• Edinburgh is a student city with loads of Unis and colleges - and they're 'residents' as much as anyone else
 

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What is the issue? I'd love someone to explain it.

  • The numbers of student flats built are still utterly dwarfed by the scale of non student housing built and being built in the immediate area - and indeed across the whole city.
  • It means less students in random rented tenement and other flats, freeing up space in the private rented sector for so called residents.
  • The greater density of purpose built student accommodation means you have many more students occupying the same building footprint that a private or social build would. It's a really efficient way for 'residents' not to have to live in the same stairwell as 000's of students if that is really important to you.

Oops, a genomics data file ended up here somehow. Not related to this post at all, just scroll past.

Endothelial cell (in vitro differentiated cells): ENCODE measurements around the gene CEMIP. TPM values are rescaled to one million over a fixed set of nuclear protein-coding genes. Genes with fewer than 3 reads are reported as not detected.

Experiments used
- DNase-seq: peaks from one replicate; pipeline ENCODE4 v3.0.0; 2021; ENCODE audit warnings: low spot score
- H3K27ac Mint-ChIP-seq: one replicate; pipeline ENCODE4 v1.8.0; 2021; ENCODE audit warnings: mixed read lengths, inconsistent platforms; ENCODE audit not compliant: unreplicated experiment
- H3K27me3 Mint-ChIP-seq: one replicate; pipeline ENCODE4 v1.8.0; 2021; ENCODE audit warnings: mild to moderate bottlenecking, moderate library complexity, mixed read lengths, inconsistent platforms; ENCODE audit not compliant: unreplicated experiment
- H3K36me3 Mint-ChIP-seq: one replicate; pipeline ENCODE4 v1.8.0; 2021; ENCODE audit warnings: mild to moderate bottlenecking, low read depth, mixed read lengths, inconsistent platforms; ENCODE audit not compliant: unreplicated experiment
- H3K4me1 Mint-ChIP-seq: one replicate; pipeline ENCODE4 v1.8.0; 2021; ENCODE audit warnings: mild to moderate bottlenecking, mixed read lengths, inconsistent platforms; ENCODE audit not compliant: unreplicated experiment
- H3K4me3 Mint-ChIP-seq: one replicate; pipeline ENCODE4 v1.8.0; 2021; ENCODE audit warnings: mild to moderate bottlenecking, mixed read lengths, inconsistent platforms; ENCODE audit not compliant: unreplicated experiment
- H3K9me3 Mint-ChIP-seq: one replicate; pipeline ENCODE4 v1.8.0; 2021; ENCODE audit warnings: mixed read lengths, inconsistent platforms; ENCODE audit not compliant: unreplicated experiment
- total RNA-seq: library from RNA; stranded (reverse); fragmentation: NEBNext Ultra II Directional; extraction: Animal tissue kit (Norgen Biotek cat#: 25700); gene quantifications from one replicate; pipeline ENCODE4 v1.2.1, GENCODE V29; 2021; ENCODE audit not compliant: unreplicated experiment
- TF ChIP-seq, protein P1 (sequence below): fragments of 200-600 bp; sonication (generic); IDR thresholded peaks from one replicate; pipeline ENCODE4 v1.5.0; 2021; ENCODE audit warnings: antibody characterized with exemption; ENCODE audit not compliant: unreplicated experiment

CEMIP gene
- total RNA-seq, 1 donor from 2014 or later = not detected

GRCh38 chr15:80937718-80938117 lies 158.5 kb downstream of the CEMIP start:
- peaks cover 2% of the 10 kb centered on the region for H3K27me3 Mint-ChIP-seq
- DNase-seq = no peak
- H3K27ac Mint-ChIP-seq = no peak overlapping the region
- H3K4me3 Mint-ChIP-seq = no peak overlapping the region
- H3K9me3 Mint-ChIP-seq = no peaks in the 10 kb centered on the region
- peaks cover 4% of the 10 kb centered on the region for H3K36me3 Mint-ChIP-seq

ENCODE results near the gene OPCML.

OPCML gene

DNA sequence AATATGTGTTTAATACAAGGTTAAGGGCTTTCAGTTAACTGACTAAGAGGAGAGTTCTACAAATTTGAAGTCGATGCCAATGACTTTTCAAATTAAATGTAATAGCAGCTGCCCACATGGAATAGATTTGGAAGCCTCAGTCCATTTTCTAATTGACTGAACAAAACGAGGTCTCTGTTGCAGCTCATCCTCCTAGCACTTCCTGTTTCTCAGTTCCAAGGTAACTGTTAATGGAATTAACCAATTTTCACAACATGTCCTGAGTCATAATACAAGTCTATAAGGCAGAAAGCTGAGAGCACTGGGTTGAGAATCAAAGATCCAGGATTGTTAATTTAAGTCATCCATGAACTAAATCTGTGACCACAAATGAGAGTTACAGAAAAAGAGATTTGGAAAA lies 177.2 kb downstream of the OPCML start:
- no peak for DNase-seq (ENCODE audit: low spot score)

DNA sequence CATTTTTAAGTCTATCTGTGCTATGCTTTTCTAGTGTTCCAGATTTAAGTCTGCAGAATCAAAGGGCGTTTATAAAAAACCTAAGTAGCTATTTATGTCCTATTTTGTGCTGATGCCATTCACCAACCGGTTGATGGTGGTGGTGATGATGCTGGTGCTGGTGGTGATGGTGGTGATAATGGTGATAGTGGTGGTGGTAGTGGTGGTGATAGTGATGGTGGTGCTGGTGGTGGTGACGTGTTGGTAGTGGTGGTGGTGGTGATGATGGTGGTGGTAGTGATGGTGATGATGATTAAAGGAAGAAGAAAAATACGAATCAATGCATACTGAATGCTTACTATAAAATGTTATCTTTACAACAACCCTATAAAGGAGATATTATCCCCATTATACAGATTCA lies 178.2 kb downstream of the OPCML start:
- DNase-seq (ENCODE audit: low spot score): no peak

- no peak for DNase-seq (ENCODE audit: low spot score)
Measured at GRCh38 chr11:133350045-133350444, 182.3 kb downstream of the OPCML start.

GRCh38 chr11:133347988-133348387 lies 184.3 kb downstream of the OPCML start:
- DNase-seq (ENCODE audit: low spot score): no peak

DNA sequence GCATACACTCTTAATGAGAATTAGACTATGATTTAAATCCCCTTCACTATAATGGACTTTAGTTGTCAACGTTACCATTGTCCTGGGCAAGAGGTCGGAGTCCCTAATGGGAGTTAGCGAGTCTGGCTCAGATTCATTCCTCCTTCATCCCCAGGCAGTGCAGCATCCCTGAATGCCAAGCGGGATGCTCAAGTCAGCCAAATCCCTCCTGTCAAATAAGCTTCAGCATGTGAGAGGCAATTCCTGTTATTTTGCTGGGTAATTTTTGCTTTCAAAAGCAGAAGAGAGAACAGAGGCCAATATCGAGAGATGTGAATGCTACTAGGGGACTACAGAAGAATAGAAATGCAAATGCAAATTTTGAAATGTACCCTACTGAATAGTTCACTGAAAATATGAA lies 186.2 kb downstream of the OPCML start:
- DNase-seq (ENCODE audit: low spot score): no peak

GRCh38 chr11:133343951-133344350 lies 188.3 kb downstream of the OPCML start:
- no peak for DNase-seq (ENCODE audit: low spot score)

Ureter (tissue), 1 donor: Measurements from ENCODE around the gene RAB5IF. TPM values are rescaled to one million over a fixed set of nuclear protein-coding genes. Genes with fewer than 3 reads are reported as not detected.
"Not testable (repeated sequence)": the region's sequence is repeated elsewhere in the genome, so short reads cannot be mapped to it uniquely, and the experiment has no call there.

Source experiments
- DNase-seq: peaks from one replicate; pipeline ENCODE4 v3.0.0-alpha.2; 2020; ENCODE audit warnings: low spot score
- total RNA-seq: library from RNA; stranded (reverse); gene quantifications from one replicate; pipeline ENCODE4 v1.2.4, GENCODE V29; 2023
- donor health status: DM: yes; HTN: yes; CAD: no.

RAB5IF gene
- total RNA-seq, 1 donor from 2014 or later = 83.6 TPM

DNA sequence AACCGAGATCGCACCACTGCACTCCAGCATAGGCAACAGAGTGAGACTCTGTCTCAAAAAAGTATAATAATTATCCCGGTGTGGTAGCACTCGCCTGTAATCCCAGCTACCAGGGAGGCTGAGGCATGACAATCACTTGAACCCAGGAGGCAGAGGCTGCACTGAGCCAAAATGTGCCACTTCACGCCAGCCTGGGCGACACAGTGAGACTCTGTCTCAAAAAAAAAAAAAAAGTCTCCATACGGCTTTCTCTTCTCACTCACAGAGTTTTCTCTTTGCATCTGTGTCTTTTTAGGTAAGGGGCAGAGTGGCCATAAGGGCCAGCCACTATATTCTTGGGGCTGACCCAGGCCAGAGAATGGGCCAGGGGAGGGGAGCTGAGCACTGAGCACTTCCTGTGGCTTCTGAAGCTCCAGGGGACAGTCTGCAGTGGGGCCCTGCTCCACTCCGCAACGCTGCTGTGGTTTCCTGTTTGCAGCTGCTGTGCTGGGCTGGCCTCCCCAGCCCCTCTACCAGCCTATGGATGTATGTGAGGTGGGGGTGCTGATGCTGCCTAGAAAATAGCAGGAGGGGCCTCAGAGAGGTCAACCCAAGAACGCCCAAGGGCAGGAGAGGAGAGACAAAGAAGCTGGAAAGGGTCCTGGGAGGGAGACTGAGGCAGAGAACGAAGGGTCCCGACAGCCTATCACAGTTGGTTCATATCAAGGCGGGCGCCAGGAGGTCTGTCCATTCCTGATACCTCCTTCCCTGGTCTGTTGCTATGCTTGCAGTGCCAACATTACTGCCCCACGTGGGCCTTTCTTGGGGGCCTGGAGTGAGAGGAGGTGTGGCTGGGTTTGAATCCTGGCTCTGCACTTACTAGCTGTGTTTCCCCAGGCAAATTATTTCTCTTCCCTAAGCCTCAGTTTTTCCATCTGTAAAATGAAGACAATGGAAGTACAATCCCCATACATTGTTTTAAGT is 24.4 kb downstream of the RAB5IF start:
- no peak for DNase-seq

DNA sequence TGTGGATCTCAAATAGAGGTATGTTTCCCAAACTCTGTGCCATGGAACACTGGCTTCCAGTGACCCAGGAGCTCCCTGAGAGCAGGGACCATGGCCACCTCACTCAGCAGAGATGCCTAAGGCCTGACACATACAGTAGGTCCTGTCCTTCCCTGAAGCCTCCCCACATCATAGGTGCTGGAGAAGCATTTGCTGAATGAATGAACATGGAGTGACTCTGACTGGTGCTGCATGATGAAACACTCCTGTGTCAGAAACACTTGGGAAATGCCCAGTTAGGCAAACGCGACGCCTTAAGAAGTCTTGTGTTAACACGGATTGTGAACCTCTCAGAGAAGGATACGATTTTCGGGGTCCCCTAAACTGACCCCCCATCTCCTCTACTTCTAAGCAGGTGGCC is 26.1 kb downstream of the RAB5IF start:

• Students are by and large good tenants with near enough nil contribution to the crime rate and low anti-sociability, not least than when in purpose built accomodation.
  • Edinburgh is a student city with loads of Unis and colleges - and they're 'residents' as much as anyone else
As a student, I approve this message.
 

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What is the issue? I'd love someone to explain it.

  • The numbers of student flats built are still utterly dwarfed by the scale of non student housing built and being built in the immediate area - and indeed across the whole city.
  • It means less students in random rented tenement and other flats, freeing up space in the private rented sector for so called residents.
  • The greater density of purpose built student accommodation means you have many more students occupying the same building footprint that a private or social build would. It's a really efficient way for 'residents' not to have to live in the same stairwell as 000's of students if that is really important to you.
  • Students are by and large good tenants with near enough nil contribution to the crime rate and low anti-sociability, not least than when in purpose built accomodation.